Crude (CL=F): +$0.52 (+1.23%) to $42.94 a barrel
Gold (GC=F): -$38.70 (-2.07%) to $1,833.70 per ounce
10-year Treasury (^TNX): +2.8 bps to yield 0.8570%
3:00 p.m. ET: Report: Janet Yellen to serve as Treasury Secretary
The former Fed Chief is President-elect Joe Biden’s choice to serve as the top U.S. economic policy officer, according to news first reported by The Wall Street Journal. As a known quantity to investors, and a proponent of easy monetary policy, it’s expected that markets will embrace her candidacy — and she’ll likely work well with the current occupant in her old gig. The 74-year old New York native was the first woman to helm the Fed, and she’ll break the same glass ceiling as Treasury Secretary.
Markets are extending gains on the news, with the Dow hitting fresh session highs.
1:15 p.m. ET: A tale of two vaccine impacted markets
Bullish sentiment on a potential COVID-19 inoculation has had equal and opposite effects on two closely watched assets: oil and gold. The commodities trade is getting new life as economists aggressively price in widespread vaccinations into 2021 growth — bullish for crude demand, but not so much for bullion.
According to OANDA analyst Craig Erlam, Brent and West Texas Intermediate, which hit near 3-month highs, are threatening to challenge their recent ranges:
Further resistance is not far away but prices will take a run at them buoyed by the post-summer breakout which could massively test the defences. In WTI, next resistance lies around $44.50, with Brent seeing it around $47.50. A break above here would take prices right back to early in the pandemic.
The question then becomes just how motivated will OPEC+ be to delay January's planned production increase of two million barrels? Prices at the current levels are far more sustainable and there's now three vaccines that are likely to be rolled out before the end of the year. A postponement may not have the support it would a month ago.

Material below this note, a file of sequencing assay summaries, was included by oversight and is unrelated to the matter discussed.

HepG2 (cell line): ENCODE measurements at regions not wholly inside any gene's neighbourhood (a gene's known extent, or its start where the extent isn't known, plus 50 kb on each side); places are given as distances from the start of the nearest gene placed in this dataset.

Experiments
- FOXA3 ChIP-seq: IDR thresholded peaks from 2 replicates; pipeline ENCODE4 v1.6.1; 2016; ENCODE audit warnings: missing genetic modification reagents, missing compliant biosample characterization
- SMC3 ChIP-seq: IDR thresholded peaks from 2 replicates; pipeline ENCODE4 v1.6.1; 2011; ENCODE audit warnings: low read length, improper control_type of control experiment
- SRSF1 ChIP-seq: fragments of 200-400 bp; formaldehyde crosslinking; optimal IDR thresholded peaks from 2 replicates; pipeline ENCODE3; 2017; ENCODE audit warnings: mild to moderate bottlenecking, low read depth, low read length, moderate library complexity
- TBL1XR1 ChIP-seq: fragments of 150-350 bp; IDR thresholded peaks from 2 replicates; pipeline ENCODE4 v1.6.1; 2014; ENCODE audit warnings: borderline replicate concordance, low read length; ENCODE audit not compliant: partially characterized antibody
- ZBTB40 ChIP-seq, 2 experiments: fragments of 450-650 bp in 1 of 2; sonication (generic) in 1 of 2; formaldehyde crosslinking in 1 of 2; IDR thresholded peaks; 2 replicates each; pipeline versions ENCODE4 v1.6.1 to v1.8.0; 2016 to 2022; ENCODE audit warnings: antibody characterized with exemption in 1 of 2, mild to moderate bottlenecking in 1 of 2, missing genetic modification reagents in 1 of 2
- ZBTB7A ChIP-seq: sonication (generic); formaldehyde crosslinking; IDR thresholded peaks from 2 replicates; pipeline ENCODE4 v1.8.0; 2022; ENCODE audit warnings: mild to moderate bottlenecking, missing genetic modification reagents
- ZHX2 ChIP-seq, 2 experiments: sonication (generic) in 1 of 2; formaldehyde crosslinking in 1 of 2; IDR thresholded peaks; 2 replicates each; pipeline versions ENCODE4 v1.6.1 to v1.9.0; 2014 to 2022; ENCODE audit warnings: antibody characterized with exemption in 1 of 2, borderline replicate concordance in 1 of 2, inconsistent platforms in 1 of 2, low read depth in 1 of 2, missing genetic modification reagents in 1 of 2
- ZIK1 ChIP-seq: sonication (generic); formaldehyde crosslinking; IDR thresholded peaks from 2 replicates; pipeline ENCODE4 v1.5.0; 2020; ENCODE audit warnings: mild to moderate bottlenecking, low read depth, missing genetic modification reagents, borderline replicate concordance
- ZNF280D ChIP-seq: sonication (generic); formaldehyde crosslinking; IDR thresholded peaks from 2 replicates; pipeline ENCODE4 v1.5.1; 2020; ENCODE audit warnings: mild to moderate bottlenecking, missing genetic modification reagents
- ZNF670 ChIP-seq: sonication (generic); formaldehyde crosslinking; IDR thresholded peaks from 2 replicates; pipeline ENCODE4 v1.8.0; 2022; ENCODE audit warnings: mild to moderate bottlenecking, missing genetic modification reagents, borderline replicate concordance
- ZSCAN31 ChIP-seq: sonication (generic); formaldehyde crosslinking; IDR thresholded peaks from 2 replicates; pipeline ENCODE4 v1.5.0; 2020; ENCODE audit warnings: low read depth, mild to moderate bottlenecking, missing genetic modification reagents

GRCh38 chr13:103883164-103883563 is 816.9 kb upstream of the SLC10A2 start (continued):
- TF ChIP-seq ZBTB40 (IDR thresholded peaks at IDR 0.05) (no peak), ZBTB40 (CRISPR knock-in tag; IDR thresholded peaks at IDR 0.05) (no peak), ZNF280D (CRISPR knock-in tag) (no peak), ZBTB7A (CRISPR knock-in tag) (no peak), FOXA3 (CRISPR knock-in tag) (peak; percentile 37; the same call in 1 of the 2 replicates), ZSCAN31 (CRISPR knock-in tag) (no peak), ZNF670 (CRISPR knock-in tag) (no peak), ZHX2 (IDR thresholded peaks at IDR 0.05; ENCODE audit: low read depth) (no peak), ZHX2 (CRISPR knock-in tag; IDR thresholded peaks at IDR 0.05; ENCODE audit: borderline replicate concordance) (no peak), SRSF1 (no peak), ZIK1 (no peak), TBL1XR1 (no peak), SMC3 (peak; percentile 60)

Meanwhile, the safe-haven yellow metal is probing the downside (something you might not expect in an era of runaway government spending and record debt/deficits), testing support around $1,850, according to Erlam:
Gold isn't particularly fond of all this vaccine news and is once again finding itself trading lower and within a whisker of major support...The level hasn't broken yet but if it does, the selling could accelerate rapidly. The next support below here lies around $1,800 and we could see it tested very quickly.
I'm still not convinced we've seen the end of gold's ascent, with plenty more stimulus still on the horizon. The Fed and ECB are likely to unleash more in December in response to the latest Covid surge and, in the case of the former, delayed agreement on fiscal support. That should also come, all of which could give gold its spark back.
12:45 a.m. ET: Stocks lose steam; tech stocks dip into the red
Here were the main indexes as of midday:
S&P 500 (^GSPC): 3,566.07, +8.53 (+0.24%)
Dow (^DJI): 29,466.98, +203.50 (+0.70%)
Nasdaq (^IXIC): 11,847.55, -7.42 (-0.06%)
Crude (CL=F): $43.00, +0.58 (+1.37%)
Gold (GC=F): $1,836.00, -$36.40 (-1.94%)
10-year Treasury (^TNX): +0.18 bps to yield 0.847%
11:15 a.m. ET: Retail organization sees strong finish to tumultuous year
In a development few people expected only months ago, holiday sales are expected to soar by between 3.6% and 5.2% from the comparable 2019 period, according to the National Retail Federation, to a total well over $755 billion. If they hold, those numbers would outstrip last year’s rate of increase, and the average of 3.5% over the last few years.
The secret sauce, of course, is skyrocketing online retail sales, which have been a bulwark for the sector in the COVID-19 era. In that area, the NRF forecasted a jump between 20 percent and 30 percent to between $202.5 billion and $218.4 billion, up from $168.7 billion last year.
“Given the pandemic, there is uncertainty about consumers’ willingness to spend, but with the economy improving most have the ability to spend,” NRF Chief Economist Jack Kleinhenz said in a statement. “Consumers have experienced a difficult year but will likely spend more than anyone would have expected just a few months ago.”
9:45 a.m. ET: Manufacturing sector expands at historic pace: ISM